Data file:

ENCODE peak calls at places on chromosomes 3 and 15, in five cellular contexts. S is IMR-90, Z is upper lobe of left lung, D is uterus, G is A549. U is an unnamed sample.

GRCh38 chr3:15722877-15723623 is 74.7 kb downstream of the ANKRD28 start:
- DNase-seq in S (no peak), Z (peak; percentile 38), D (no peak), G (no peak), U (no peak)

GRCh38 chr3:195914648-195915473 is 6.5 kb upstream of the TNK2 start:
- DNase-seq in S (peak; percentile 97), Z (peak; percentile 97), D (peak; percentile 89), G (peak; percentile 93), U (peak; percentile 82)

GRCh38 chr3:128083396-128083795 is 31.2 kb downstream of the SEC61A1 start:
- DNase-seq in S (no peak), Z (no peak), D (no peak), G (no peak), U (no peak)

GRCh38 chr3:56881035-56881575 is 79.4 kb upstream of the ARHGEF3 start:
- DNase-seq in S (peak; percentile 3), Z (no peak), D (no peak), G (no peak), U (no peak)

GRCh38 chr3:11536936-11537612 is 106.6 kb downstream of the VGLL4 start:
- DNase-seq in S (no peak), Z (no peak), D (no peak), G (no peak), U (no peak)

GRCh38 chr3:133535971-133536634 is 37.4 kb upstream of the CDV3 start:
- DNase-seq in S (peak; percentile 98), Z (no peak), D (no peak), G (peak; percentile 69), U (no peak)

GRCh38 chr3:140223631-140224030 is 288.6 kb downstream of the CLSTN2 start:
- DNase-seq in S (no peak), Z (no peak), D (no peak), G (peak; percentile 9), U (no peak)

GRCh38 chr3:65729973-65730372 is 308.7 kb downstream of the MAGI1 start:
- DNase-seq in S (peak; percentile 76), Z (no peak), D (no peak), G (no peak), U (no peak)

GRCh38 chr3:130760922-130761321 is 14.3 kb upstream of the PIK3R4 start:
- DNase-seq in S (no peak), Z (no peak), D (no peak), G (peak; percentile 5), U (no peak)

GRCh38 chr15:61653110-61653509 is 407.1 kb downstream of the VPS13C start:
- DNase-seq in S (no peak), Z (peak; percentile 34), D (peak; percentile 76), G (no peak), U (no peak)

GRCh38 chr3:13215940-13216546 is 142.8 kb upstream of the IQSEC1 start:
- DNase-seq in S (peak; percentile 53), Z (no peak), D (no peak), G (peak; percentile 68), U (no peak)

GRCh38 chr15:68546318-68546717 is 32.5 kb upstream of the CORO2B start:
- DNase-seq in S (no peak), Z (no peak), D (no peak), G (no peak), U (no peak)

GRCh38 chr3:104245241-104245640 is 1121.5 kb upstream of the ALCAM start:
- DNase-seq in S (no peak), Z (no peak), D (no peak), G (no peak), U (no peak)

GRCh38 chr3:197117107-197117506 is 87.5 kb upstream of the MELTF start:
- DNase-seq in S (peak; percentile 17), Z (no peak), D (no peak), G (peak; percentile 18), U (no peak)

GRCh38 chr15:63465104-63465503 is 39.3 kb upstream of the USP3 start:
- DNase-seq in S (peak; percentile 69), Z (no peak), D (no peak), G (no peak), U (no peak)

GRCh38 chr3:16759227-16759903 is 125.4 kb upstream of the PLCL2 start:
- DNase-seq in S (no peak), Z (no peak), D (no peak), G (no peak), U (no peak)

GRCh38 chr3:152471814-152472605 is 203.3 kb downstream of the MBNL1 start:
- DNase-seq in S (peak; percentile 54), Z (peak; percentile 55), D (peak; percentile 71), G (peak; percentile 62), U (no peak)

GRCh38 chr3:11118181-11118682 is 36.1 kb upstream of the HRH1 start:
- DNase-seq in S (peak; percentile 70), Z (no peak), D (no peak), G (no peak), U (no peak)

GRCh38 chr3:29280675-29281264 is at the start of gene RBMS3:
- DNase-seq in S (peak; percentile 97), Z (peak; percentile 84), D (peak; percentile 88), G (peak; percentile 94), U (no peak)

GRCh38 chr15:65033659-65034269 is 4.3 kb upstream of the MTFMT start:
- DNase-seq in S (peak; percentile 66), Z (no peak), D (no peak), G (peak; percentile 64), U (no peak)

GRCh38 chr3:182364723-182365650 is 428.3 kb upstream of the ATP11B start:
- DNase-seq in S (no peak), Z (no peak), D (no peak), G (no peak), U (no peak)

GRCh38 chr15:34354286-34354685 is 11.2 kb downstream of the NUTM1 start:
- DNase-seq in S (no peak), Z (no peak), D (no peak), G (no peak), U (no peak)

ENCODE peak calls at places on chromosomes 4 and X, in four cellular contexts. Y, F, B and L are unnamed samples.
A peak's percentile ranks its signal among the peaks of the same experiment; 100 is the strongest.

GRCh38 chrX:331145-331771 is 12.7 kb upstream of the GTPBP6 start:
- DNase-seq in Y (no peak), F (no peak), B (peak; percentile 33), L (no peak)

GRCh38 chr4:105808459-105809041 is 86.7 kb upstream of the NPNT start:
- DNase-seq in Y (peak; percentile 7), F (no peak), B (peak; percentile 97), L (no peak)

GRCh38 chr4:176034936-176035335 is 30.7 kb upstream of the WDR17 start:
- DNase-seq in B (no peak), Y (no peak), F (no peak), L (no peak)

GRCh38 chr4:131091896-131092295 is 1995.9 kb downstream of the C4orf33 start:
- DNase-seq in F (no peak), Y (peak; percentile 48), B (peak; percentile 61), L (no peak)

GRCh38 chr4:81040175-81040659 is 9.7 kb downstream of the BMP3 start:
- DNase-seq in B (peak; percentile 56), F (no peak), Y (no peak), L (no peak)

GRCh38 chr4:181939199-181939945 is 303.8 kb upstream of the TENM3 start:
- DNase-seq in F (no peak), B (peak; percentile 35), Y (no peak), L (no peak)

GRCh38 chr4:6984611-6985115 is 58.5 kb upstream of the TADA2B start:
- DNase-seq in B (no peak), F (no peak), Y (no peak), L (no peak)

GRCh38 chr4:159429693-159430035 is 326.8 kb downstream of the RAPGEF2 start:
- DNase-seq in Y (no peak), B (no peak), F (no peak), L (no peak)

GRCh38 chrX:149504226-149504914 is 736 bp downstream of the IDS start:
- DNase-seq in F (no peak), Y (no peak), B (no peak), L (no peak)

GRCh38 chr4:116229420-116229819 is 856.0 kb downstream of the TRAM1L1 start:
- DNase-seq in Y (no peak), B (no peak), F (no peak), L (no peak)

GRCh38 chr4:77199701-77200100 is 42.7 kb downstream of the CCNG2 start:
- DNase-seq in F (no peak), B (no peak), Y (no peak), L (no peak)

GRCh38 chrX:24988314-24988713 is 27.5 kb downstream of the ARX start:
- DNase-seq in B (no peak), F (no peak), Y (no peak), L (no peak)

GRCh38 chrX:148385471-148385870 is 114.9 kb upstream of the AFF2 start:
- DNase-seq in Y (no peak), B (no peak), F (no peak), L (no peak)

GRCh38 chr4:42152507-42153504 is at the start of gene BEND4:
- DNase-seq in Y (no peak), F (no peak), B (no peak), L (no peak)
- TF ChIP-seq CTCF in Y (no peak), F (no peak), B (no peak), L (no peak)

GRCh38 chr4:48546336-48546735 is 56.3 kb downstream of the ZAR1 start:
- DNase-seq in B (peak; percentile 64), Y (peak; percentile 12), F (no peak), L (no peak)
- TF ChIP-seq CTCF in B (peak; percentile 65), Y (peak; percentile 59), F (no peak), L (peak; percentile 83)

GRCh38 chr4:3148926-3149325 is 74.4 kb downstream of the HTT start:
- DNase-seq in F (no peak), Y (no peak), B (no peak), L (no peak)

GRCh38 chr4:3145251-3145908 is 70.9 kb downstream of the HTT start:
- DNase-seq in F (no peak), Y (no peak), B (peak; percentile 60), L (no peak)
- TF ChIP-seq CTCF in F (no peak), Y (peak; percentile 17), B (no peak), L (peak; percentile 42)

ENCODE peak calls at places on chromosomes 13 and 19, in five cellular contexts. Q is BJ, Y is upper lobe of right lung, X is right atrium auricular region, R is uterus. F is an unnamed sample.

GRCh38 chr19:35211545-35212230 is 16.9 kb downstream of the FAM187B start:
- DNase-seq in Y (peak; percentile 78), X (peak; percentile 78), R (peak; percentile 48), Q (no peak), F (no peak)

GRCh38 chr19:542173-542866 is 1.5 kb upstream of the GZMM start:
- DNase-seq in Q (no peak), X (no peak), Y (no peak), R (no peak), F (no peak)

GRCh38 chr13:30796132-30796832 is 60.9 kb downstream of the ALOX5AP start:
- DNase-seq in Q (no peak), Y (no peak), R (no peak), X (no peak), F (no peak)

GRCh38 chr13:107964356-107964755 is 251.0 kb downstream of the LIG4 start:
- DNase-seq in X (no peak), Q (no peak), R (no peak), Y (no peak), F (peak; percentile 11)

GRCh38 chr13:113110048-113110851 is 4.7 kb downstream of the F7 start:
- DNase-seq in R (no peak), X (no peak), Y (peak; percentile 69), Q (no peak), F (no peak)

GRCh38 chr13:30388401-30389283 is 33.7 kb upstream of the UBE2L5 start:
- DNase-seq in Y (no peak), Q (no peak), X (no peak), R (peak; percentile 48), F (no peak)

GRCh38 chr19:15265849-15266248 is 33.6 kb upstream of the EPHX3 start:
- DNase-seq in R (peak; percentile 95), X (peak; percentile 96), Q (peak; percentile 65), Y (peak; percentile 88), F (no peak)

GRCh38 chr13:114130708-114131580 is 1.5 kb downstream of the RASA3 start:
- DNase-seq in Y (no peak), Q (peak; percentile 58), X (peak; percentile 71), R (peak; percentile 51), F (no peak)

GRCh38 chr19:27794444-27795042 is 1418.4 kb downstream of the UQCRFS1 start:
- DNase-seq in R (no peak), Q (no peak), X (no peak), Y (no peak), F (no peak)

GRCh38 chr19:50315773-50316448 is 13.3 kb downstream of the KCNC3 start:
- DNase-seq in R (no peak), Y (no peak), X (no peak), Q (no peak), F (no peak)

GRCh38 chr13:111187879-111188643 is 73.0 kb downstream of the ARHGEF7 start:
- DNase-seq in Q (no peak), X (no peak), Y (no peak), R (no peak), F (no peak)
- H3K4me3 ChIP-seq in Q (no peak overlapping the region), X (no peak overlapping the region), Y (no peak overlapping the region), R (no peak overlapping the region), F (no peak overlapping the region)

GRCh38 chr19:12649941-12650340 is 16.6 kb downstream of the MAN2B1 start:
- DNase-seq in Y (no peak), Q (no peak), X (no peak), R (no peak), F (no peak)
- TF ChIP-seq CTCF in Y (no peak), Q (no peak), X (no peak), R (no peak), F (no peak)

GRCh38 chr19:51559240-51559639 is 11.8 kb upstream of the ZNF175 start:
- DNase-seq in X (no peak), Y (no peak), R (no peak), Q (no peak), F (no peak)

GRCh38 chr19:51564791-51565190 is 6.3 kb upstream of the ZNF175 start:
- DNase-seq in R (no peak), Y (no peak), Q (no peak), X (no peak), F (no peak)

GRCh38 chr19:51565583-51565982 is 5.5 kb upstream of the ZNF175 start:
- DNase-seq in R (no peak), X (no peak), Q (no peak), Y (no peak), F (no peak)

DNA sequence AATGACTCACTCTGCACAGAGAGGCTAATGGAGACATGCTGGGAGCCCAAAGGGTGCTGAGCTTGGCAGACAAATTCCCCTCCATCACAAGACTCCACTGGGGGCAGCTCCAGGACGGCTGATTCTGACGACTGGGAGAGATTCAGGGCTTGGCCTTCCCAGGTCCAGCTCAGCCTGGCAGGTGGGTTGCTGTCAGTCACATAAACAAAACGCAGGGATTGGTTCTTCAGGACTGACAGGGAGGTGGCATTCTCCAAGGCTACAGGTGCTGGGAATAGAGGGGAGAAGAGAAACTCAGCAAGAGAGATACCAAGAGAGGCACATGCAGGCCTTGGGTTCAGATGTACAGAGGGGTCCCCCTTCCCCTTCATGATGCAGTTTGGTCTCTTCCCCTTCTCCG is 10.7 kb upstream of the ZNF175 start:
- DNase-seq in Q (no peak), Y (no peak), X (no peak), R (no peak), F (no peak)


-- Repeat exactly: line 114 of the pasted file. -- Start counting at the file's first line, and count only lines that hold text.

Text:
GRCh38 chr19:51564791-51565190 is 6.3 kb upstream of the ZNF175 start: